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Indie while Expecting: The Story of Glyph Quest

December 17, 2014 in Community | 5 min. read
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Can you charge for a game you made with the free version of Unity? Yes. YES! Making money off games is always hard, of course. But with Unity, you can get your independent project started without breaking the bank. Here’s a story of a couple who used Unity to make a mobile game to the tightest of deadlines. They’re not millionaires, but they made something of their own and earned enough to keep creating.

Both worked in the British game industry when they met. Leanne Bayley was a producer in a studio in Plymouth and Alex Trowers designed games in Brighton. In 2013, she left her job to move in with him. Soon afterwards, Leanne got pregnant and couldn’t find another job. He taught her the basics of Unity, and they started developing a game idea. Then he got fired from his job.

“Instead of doing the sensible thing and getting another job, we went indie. We believed in our game! It was really fun. Plus, there weren’t that many jobs around at that time of year. How hard can it be to finish the game before the baby arrives?” Leanne remembers.

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If you’ve ever worked on a software development project, you know that the timeframe you originally estimated for delivering the complete product is often way shorter than the actual length of the project, because unforeseen issues cause delays.

But babies don’t wait. A deadline you cannot move forced the dynamic duo into making design decisions early, keeping their project concise and leaving “nice to have” features out. It didn’t hurt that Leanne has been a project manager before and Alex has been a designer since “back in the days when you had to do a little bit of everything yourself, including sound.” At one of his old jobs, he used Unity to turn himself into a one man prototyping team.

“I’m not a very good coder, it all just used to be a black box to me. But Glyph Quest is an old school sprite-based 2D game. All the fancy Unity Pro optimization features weren’t necessary. And well, I don’t know how to use them anyway,” he says.

Unity Editor Map Screen_edit

Their advice for teams making their first project is clear: “Ambition is your enemy! You might want to make a massive multiplayer thing, but it’s better to start with something small.”

With Leanne drawing sprites and Alex working in the Unity Editor, things were progressing at a steady pace. A week before the baby was due, in January 2014, the game was ready to be submitted to the App Store. After some initial hiccups, it got approved and went out to the world.

Glyph Quest got featured in the British App Store and named Game of the Week by Touch Arcade. About 200,000 people have downloaded it so far. “We’re really proud of our community. It’s not really big, but very loud and positive. After the initial push, it got a bit harder to discover the game, but those who do, love it!”

The game monetizes like good old shareware: you get some levels for free and then you can buy the rest of the game. A full 10% of users did so, which is amazingly high for a mobile game nowadays. This was definitely a good start for the team and allowed them the financial independence to continue their work. But it was still a rather limited budget for producing the sequel they had planned.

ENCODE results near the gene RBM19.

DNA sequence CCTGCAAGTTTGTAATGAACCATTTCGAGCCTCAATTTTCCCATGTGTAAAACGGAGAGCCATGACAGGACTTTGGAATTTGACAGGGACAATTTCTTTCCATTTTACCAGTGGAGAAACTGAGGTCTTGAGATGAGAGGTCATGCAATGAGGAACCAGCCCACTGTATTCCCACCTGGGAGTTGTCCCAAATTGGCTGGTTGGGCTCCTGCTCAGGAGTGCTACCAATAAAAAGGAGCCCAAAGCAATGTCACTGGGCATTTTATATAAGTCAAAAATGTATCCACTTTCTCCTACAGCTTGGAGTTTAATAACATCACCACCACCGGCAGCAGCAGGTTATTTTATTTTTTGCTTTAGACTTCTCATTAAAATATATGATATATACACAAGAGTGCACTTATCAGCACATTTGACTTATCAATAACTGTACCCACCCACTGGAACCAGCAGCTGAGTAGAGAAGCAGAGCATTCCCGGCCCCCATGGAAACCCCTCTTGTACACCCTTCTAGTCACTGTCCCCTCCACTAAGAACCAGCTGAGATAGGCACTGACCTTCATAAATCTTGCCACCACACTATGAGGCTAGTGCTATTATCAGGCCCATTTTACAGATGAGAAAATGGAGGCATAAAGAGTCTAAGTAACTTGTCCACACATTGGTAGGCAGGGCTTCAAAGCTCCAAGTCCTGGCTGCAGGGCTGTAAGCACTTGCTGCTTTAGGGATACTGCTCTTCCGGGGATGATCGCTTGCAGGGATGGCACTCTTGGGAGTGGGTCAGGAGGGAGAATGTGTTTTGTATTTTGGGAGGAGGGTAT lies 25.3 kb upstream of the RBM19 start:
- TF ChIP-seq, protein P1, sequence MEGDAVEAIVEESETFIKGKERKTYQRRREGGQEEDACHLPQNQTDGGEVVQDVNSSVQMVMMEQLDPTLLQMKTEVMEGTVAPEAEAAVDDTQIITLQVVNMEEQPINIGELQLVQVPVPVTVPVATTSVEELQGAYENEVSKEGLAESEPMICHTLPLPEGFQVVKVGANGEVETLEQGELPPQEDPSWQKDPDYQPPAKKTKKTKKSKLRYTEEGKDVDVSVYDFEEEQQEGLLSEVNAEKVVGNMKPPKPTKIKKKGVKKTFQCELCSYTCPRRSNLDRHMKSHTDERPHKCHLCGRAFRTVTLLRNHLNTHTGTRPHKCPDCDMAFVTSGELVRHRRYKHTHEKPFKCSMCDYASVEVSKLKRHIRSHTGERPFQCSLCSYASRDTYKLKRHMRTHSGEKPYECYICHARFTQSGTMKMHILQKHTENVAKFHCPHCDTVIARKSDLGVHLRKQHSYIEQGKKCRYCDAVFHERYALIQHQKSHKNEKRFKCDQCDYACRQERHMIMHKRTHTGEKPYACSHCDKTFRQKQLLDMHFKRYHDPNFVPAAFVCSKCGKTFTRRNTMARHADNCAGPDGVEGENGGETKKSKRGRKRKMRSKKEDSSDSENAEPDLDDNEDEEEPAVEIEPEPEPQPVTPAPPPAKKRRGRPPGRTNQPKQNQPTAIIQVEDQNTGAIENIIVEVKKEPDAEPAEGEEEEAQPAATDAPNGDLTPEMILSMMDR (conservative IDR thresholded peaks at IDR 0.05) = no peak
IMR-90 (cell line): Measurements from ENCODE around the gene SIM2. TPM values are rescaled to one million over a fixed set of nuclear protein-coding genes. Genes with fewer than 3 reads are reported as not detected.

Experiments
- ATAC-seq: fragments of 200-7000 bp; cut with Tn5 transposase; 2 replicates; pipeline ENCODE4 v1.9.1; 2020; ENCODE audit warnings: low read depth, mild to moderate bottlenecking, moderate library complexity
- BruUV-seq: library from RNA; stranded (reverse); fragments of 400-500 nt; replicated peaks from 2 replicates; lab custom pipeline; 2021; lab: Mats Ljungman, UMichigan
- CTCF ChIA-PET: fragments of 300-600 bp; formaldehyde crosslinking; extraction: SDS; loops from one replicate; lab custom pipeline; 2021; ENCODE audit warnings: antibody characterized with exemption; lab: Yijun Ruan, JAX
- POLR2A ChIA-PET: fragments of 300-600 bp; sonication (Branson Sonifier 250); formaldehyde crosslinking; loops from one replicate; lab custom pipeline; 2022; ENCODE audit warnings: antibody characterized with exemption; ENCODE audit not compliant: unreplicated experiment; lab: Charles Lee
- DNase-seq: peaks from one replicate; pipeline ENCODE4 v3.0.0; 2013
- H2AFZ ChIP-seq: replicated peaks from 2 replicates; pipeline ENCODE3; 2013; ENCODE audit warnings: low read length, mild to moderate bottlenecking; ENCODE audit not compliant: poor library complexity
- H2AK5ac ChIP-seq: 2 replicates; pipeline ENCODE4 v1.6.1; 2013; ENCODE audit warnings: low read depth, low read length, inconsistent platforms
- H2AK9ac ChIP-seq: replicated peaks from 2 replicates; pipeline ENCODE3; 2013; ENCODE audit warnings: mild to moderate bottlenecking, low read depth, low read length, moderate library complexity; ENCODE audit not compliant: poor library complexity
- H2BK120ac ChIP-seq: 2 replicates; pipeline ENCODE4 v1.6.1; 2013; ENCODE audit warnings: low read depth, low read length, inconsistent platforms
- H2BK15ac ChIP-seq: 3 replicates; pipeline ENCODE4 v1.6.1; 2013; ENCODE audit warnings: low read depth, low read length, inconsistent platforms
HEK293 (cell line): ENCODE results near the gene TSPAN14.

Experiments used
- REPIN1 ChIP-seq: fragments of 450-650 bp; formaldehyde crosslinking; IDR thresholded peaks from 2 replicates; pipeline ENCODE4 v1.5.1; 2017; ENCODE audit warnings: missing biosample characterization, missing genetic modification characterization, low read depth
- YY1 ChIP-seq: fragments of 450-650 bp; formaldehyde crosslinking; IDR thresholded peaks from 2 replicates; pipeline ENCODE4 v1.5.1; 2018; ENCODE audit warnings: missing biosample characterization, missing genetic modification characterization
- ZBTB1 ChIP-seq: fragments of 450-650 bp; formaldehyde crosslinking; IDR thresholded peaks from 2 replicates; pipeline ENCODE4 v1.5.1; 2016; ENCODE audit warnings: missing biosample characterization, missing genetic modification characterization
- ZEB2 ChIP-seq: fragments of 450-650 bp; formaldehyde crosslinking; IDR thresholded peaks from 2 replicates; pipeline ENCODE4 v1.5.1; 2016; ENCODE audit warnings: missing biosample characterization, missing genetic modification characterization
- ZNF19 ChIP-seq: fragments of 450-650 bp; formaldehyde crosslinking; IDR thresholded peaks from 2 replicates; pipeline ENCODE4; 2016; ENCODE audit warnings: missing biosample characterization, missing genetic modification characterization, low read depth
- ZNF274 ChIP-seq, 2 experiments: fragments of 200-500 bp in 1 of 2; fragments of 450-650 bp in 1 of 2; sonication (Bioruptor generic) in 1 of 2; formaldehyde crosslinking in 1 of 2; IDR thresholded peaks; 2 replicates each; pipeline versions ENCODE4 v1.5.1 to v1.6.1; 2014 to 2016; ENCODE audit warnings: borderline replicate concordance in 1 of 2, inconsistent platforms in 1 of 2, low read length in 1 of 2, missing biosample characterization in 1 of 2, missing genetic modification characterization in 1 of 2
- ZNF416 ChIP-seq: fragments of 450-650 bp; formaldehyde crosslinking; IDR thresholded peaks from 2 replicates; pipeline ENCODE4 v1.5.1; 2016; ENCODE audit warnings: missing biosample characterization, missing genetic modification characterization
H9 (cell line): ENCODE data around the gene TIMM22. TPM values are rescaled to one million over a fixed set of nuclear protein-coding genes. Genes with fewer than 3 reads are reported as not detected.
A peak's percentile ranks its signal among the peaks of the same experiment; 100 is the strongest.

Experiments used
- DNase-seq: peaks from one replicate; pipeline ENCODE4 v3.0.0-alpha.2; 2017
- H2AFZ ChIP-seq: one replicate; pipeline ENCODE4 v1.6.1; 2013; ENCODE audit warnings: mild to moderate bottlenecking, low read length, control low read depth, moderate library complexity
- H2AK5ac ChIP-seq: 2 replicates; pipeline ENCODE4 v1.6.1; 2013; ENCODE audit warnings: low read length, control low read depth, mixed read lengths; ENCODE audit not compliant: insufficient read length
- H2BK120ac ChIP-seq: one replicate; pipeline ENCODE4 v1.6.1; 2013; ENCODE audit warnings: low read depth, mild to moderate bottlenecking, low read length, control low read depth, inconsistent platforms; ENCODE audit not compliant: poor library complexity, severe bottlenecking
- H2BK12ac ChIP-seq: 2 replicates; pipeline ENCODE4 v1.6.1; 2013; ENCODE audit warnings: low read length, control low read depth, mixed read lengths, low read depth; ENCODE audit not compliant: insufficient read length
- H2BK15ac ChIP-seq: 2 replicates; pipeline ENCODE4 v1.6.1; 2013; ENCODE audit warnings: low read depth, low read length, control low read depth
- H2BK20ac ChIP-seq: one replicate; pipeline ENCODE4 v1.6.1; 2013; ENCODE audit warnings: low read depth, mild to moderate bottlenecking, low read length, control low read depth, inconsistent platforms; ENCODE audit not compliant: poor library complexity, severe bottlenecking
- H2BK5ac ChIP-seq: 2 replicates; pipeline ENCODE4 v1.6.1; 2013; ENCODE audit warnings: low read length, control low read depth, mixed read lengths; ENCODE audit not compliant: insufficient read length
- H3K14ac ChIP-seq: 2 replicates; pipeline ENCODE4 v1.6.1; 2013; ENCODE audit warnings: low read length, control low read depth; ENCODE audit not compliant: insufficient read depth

Working on the game while having the newest family member around is tough. “Sometimes, you just look at how cute she is and then you wonder where the whole day went,” says Alex. Working on Super Glyph Quest meant crunching hard on the little amount of sleep that new parents can get. “She’s our biggest distraction and biggest motivation at the same time. We have to aim to be financially sustainable.”

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The game ended up releasing at the end of October, when many publishers plan big updates and new releases before Halloween. It’s also straight up premium and unfortunately hasn’t done so well as the original. It has way more content, building on the original’s match three to cast spells gameplay with a great story and some pretty interesting strategic elements. But that hasn’t been enough to attract players willing to pay up front.

“In the Unity Brighton community, nobody’s really complaining about how hard it is to make games. We just always talk about issues with publishers and how hard it is to monetize games,” says Alex.

We hope that Unity’s new focus on services will help teams like this one with the business part of game development. In the meantime, they’re working on updates, new projects, localization and other adventures. And they don’t plan on buying Unity licenses any time soon.

“We’re big fans of Unity, this whole endeavour wouldn’t be possible without it. It’s awesome that it’s free, since we don’t have any spare money in our monthly budget. Nappies are really expensive! Plus, we just never needed Unity Pro features.”

Anyone can publish a game with the free version of Unity, our only restriction is that you need to buy Unity Pro after you've reached $100,000 in revenue.

Super Glyph Quest is out on the App Store. It’s seriously a good game, ideal for killing time during the holidays. So go buy it.

December 17, 2014 in Community | 5 min. read